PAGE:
Na Akua ~ Hawaiian Gods

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North Shore Eco Tours / Myths & Legends, Traditional Culture / Na Akua ~ Hawaiian Gods

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Filed Under: Myths & Legends, Traditional Culture by Noah March 4, 2011, 8:29 pm

Hawaiians are a deeply spiritual people.  Their inspiration and mana (spiritual power, energy, and life force) come from the powerful forces of their natural world.  This world was immense.  It stretched beyond the eight main Hawaiian Islands and encompassed Kahiki, Aōtearoa, Te Pito o te Henua and everything in-between.  It spanned the breadth of earth’s largest ocean and included a sea of stars in an endless night sky.  Based on the enormity of their world, it is no wonder why ancient Hawaiians were polytheistic.

There are over 400,000 different gods recognized in Hawaiian culture.  These include the principal deities, demi-gods, ʻaumakua (ancestral gods), and many lesser akua (gods).  Each had their own realm of influence over some aspect of Hawaiian society.  In this pantheon of akua were those who had greater kūleana(responsibilities) such as war or politics and others with less important roles.  Not all akua Hawaiʻi (Hawaiian gods) were worshiped by each individual.  Gods varied from place to place and from island to island.  Gods also differed according to a person’s area of expertise, for example, a canoe maker wouldn’t necessarily pray to the gods of hula (dance) for support and vice versa.  There were, however, some deities and spiritual beliefs that all Hawaiians adhered to regardless of status or class.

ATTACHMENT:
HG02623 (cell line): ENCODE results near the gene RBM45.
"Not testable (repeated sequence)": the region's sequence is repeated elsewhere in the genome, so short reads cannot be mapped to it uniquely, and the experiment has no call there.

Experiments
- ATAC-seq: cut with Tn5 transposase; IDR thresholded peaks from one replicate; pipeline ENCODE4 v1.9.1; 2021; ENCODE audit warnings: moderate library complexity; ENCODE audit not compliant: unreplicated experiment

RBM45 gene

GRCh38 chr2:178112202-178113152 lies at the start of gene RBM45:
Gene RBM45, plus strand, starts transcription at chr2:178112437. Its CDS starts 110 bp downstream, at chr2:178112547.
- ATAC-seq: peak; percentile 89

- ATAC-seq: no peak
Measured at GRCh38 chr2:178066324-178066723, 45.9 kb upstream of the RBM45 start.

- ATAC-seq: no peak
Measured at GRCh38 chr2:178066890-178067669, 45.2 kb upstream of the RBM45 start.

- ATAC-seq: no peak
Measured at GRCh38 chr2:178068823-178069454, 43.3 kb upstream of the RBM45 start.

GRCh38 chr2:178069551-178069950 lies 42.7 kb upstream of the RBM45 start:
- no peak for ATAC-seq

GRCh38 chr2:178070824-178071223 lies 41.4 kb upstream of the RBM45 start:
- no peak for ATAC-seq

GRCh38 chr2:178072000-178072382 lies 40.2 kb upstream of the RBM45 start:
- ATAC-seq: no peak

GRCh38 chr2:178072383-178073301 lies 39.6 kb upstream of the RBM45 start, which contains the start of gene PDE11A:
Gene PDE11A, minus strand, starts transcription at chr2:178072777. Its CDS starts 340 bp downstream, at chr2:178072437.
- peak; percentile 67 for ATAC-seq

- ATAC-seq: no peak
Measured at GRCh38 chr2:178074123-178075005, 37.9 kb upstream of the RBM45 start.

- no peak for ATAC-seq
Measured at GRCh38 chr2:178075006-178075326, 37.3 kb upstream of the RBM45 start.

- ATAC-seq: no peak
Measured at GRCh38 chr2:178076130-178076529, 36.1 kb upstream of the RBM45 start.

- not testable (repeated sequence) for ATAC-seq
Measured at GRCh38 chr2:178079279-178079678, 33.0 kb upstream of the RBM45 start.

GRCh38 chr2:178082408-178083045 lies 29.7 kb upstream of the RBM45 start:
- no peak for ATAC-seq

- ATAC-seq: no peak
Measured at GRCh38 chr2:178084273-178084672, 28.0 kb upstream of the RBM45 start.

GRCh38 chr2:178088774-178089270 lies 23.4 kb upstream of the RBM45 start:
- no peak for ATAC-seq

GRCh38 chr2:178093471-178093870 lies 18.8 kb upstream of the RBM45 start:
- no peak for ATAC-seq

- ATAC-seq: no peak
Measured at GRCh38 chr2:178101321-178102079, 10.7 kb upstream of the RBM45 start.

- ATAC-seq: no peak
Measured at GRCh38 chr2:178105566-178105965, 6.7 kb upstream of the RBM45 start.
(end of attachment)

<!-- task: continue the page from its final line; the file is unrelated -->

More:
Listed below are the major gods collectively known as Ka Hā (lit. the four) that influenced every aspect of the Hawaiian world.  They were equally revered amongst all islands in ancient times and are recognized throughout Polynesia as some of the most powerful gods in Oceania.

In this list, readers will find the common name for each god, along with their sphere of influence.  Also included are some of the main kinolau belonging to each akua.  Kinolau literally means “many forms.”  They are the physical manifestations of an akua and even though they often take the form of a plant or animal, kinolau are not limited to only flora and fauna.

Common name:
Other names: Kūnuiākea, Kūkāʻilimoku.
God of: War, politics, sorcery, farming, fishing, bird catching, canoe building.
Kinolau: ʻIeʻie, ʻŌhiʻa Lehua, Loulu, ʻUlu, Niu, Pueo, Manō, ʻIo, Niuhi, ʻĪlio, Koa.

 

Common name: Lono
Other names: Lonoikaoualiʻi, Lonoikamakahiki.
God of: Peace, fertility, agriculture, prosperity, sports, healing (medicinal herbs), love making.
Kinolau: Puaʻa, Kukui, Hāpuʻu, Ipu, Humuhumunukunukuapuaʻa, ʻAmaʻama, ʻŌhua Palemo, thunder, clouds, lightning, rain.

 

Common name: Kāne
Other names: Kanenuiākea.
God of: Freshwater, life, procreation, canoe builders, increase of ʻoʻopu, healing.
Kinolau: Wai, ʻOhe, Kō, Lāʻi, Wauke, Kalo, forests, sunrise.

 

Common name: Kanaloa
Other names: N/A
God of: Deep ocean, ocean winds, fishing, voyaging, healing.
Kinolau: Ocean, Maiʻa, Mūheʻe, Heʻe, ocean winds, sunset.

 

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Noah Keola Ryan is a Native Hawaiian cultural practitioner and educator on the island of O’ahu. He is a lecturer of Hawaiian Studies at the University of Hawaiʻi and owner of North Shore EcoTours and Pa’ala’a Cultural Farms.

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